The biggest iOS 6 software announcement at yesterday’s keynote was the introduction of Apple’s brand new mapping feature. It’s an app that compiles much of the work Apple has been doing on mapping behind the scenes into a suitable — if not feature complete — replacement for Google Maps on the iPhone.

But that wasn’t the most aggressive move by Apple to phase the word Google out of its lexicon. That honor belongs to Siri, which got an impressive upgrade, allowing it to integrate with a host of other information providers for sports scores, movies and more. This was the move that I saw most likely just after it was released.

With iOS 5, Siri had limited support for services that it could use to give you information. Wolfram Alpha for computation, various Apple apps, Yelp and Google Maps were among those. Out beyond those actions, the default was for Siri to dump you into a Google Search for whatever term you had thrown at it.

Now, in iOS 6, Apple has greatly expanded the things that Siri can deliver to you directly, rather than defaulting back to a search dialog. Sports scores and schedules or a wide array of statistics on players; movie times or actor information; restaurant reviews and reservations; direct posting to Facebook and Twitter.

If those things sound familiar to you, it’s probably because you, as with a lot of people, have used Google Search to do one or more of them at some point. In fact, unless you already had a specific site in mind or used an app to do it, you would have had to use Google Search to do them, until iOS 6.

Now, with iOS 6, some of the most common things that people use search to do on their iPhone have been completely co-opted by Siri.

0137 520x346 The biggest hurt Apple put on Google with iOS 6 isnt maps, its Siri

Millions of people have been using Siri for months, providing Apple with data on the terms that they’re using and the actions that they’ve been trying to complete with the service. They’ve taken that data and built those search functions right into the service, complete with custom interface elements and nice additional touches like Rotten Tomatoes reviews for movies and Yelp for restaurant finds.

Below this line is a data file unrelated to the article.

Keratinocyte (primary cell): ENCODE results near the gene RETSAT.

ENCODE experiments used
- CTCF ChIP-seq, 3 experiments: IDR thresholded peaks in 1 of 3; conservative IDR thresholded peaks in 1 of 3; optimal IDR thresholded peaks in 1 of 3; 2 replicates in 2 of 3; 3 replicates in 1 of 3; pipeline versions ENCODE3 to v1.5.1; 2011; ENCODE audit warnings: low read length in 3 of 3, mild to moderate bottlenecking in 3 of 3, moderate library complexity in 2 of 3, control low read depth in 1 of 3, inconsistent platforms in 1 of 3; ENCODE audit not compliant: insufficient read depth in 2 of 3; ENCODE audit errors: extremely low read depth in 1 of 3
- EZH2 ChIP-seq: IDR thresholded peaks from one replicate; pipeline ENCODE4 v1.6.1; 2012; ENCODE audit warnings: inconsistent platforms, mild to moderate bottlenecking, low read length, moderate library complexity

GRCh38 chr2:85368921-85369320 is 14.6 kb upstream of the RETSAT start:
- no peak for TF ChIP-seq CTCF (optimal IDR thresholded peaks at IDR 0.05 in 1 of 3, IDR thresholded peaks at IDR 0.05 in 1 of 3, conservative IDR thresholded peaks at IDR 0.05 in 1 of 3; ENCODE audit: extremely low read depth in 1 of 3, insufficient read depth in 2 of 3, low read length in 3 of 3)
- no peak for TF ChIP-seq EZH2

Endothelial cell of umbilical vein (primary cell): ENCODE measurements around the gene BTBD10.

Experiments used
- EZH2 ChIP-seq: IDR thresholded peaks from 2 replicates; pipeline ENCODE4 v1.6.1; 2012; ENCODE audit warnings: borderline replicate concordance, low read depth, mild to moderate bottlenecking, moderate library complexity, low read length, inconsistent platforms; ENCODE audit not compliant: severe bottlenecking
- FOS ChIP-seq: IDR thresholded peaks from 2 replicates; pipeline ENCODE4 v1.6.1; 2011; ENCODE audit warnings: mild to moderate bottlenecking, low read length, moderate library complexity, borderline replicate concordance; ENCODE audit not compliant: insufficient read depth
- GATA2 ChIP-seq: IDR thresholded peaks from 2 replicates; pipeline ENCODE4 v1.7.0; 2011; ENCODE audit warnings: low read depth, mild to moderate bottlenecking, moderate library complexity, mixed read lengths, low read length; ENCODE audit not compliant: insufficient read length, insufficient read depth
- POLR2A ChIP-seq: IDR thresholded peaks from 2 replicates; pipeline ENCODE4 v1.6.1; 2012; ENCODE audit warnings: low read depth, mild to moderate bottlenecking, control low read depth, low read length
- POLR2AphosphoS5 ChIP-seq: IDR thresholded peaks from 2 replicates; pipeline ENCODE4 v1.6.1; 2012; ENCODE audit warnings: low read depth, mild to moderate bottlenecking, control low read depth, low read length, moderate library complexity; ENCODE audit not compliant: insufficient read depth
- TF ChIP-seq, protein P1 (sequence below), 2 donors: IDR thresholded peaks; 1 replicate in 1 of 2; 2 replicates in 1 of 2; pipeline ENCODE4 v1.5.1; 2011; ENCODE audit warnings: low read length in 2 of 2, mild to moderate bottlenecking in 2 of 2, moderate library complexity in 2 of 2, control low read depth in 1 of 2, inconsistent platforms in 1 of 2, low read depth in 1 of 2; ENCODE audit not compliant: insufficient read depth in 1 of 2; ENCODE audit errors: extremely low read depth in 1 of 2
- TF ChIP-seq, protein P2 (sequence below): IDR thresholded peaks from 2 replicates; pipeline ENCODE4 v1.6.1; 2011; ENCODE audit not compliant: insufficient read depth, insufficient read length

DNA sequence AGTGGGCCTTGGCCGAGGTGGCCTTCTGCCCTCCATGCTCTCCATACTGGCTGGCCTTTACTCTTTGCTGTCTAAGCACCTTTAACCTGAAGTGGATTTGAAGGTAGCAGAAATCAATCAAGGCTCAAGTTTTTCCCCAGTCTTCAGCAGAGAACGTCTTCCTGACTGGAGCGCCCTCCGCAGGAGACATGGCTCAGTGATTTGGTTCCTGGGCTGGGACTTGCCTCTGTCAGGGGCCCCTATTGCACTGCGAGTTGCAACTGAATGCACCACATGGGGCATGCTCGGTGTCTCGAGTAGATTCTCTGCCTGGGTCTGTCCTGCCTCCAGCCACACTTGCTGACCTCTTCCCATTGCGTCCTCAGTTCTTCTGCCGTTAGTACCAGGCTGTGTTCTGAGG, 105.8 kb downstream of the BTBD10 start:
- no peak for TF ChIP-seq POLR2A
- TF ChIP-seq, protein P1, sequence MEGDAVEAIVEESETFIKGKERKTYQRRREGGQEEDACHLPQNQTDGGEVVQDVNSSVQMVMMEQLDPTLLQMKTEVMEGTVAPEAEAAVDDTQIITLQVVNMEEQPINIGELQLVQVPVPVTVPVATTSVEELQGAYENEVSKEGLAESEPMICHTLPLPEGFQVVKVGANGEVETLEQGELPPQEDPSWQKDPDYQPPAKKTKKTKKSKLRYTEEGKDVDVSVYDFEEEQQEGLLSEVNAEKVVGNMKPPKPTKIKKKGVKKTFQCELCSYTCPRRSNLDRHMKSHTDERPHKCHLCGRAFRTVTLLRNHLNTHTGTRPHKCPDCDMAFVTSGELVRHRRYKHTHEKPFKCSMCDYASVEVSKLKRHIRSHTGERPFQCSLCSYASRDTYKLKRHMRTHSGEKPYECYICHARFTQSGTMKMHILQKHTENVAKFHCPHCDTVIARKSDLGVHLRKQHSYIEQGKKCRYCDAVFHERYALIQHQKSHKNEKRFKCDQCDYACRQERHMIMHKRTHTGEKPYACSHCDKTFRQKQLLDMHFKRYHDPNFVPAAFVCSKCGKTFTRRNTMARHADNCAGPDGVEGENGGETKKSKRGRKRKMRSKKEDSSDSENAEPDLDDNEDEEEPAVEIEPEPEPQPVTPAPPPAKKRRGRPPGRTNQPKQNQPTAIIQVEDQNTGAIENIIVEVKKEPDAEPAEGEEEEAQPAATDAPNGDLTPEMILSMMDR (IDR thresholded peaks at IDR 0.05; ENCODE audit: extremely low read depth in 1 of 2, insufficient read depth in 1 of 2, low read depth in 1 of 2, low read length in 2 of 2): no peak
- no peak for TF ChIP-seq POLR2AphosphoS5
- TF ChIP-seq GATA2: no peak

In addition, all of the data that Siri provides can be acted on in a variety of convenient ways. With Google, all you can do is click, then you’ve got to copy and paste or deal with filling out forms on the web if you want to reserve tables or find an actress. With Siri, not only is the information presented well, but it can be acted on directly, allowing you to start  — and in many cases end — with Siri. In the worst case scenario, you end up being sent to a native app to finish up. Still a better experience than Google.

Apple has been working on the disintermediation of Google for a while now, and Siri’s capabilities in iOS 6 are a major step down that path. Apple wants to deliver as many of your common queries as possible directly to you, rather than going through the lens of Google Search. This works for its plan to remove as many references to Google as possible from its own products, and it also works as a better experience for the user, it’s a win-win.

Siri can’t outright replace Google with Siri, but it can ‘steal’ many of its most common uses. It’s no coincidence that many of these common items are heavily served with ads on Google. Search for ‘stellar cartography’ on Google, how many ads are there right at the top? Now search for movie times. Right.

Google is performing more of its own version of this direct delivery of information with its Knowledge Graph enhancements, but it has been doing it for some time. Apple just pulled the same thing on Google that Google has been pulling on the web.

When it introduced Siri on the iPhone 4S, Apple pitched it hard as an ‘assistant‘, a tool to help you get things done. Now, the word assistant makes no appearance on Apple’s iOS 6 preview page and it wasn’t mentioned during the keynote at all, despite a big chunk of the iOS news being dedicated to it.

It will be interesting to see, also, how the use of Siri as an information retrieval service affects Google’s big chunk of iOS-based mobile revenue. If users are able to bypass Google to get the information that many ads are sold against, then there will be less eyeballs and less clicks on those ads. And I can guarantee you that Google makes a lot more with search on the iPhone than it does on maps.

Instead of an assistant, Apple is now positioning Siri as a service that you can use to have all kinds of information delivered to you in a relevant format. Sounds a lot like a search engine to me.